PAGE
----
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The Steps Of Bradsford's IDEAL Model

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In the 20th century, educators have dedicated their attention to trying to define and teach problem solving skills. In the early 1900s, problem solving was viewed as a mechanical, systematic, and often abstract set of skills, such as those used to solve riddles or mathematical equations. The given problems often have correct answers that are based on logical solutions with a single correct answer. Under the guidance of cognitive learning theories, problem solving shifted to represent a complex mental activity consisting of a variety of cognitive skills and actions. Problem solving included higher order thinking skills such as “visualization, association, abstraction, comprehension, manipulation, reasoning, analysis, synthesis, generalization—each…show more content…
The following are the steps of Bransford's IDEAL model: (1) Identify the problem, (2) Define the problem through thinking about it and sorting out the relevant information, (3) Explore solutions through looking at alternatives, brainstorming, and checking out different points of view, (4) Act on the strategies, (5) Look back and evaluate the effects of your activity (Bradsford, 1984). Bradsford IDEAL model is similar to many of the general problem solving models that were common then and that are still used with many general problem solving courses found in academic and corporate training settings. These are stand-alone courses, which teach problem solving as a “content-free” thinking skill, not integrated with the rest of the curriculum or work…show more content…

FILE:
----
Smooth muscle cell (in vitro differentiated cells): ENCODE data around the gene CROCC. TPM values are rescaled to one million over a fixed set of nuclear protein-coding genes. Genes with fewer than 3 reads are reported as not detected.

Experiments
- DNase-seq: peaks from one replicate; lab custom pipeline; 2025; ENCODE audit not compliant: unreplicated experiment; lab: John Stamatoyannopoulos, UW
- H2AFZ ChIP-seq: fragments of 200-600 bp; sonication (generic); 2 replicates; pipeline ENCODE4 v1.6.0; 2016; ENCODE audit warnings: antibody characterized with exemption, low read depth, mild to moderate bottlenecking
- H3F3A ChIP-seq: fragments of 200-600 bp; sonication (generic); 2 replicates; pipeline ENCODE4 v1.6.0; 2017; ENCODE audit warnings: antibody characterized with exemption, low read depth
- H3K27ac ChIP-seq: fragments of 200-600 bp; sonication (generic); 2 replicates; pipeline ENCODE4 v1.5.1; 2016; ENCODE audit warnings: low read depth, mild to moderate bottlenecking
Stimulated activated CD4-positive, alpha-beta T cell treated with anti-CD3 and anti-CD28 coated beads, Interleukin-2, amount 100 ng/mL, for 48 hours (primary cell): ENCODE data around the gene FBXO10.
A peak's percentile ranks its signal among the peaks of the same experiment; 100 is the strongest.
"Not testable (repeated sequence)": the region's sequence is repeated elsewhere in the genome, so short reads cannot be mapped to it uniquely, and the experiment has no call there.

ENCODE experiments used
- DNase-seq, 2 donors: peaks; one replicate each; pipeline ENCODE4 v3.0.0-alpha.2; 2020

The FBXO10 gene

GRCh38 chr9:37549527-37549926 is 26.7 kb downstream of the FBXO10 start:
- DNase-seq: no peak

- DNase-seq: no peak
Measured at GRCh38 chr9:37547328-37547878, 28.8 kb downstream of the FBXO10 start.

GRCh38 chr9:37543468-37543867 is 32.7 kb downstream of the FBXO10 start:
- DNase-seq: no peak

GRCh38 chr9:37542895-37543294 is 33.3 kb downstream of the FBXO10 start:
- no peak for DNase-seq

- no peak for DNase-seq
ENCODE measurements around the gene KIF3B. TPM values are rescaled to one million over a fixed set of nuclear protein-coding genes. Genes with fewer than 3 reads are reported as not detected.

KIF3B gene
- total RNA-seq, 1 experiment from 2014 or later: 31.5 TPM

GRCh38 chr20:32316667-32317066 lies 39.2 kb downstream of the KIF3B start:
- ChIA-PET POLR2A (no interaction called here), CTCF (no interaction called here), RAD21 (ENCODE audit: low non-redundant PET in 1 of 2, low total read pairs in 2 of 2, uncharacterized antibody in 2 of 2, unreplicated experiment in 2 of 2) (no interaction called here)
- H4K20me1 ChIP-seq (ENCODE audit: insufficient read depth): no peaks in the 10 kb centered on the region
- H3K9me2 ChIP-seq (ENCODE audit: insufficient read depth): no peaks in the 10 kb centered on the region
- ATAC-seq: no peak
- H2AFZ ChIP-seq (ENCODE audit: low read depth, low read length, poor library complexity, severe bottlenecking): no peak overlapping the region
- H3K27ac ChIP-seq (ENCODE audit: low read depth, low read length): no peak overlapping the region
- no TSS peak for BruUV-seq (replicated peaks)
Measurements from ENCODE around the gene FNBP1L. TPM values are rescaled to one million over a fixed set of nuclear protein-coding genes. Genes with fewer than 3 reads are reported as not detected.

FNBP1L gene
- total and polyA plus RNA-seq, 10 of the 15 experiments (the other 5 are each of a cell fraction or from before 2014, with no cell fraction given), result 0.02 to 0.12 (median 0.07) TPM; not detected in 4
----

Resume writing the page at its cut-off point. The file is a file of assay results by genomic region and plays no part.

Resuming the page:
Mayer suggested three characteristics of problem solving: (1) Problem solving is cognitive but is inferred from behavior, (2) Problem solving results in behavior that leads to a solution, (3) Problem solving is a process that involves manipulation of or operations on previous knowledge (Funkhouser and Dennis, 1992). Gick’s Problem Solving Model. One frequently-used model of the problem solving process is used by Gick (1986). This model identifies a basic sequence of three cognitive activities in problem solving: (1) Representing the problem includes calling up the appropriate context knowledge, and identifying the goal and the relevant starting conditions for the problem. (2) Solution search includes refining the goal and developing a plan of action to reach the Goal, and (3) Implementing the Solution includes executing the plan of action and evaluating the results. Krulick’s Steps of Problem Solving. Krulick and Rudnick (1996) suggested five stages of problem solving and these are (1) reading and thinking, (2) analyze and planning, (3) organizing strategy, (4) getting the answer, and (5) confirmation of the
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